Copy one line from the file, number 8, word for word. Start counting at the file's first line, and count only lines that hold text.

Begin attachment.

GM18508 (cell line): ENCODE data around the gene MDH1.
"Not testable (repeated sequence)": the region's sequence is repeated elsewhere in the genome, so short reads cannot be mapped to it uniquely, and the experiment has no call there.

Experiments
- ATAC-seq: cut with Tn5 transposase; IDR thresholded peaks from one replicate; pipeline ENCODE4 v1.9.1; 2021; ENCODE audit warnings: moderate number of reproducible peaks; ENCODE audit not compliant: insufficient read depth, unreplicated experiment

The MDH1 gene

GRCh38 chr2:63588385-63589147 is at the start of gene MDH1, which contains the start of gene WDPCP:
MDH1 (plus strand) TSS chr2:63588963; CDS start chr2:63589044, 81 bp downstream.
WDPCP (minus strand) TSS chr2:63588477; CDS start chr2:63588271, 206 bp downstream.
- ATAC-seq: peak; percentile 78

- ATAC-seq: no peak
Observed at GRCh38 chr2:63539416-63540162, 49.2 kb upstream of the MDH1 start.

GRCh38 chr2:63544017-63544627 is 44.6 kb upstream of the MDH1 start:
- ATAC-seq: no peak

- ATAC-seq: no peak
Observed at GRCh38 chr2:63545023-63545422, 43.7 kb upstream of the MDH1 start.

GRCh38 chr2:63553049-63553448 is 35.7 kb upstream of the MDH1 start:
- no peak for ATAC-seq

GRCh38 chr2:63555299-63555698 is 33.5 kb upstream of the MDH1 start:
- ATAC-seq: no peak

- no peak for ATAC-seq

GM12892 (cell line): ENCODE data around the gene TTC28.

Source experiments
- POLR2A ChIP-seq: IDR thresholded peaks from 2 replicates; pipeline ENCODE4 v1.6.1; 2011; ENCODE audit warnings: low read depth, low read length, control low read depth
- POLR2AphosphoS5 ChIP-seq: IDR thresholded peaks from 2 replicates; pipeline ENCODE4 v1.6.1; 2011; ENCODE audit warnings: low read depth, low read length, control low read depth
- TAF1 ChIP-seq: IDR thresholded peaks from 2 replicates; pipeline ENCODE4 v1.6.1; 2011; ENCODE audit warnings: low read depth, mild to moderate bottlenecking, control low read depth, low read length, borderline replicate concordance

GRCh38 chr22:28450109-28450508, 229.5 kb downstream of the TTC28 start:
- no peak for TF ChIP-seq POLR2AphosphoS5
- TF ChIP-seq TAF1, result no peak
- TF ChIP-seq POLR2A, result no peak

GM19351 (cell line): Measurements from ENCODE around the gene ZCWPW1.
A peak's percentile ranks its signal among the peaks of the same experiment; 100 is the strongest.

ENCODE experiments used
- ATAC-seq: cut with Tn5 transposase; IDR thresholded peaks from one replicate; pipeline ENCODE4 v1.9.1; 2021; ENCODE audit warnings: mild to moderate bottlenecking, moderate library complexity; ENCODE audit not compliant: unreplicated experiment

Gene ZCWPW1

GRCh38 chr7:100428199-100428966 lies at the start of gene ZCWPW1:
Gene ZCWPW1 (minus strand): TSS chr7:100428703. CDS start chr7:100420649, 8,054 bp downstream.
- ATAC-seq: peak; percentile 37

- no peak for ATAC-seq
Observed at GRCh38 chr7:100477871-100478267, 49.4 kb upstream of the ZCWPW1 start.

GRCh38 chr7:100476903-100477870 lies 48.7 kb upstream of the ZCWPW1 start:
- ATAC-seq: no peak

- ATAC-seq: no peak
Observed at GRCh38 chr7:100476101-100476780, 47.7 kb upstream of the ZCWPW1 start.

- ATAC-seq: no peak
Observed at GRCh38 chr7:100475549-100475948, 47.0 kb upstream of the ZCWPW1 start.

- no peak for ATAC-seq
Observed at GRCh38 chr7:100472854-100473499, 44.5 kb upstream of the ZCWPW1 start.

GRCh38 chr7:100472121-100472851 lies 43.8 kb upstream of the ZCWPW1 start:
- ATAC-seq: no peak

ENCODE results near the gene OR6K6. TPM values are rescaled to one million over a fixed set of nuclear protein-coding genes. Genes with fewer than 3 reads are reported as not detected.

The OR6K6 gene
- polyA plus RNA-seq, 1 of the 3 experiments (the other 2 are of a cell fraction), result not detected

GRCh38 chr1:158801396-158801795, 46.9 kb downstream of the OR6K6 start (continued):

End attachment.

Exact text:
WDPCP (minus strand) TSS chr2:63588477; CDS start chr2:63588271, 206 bp downstream.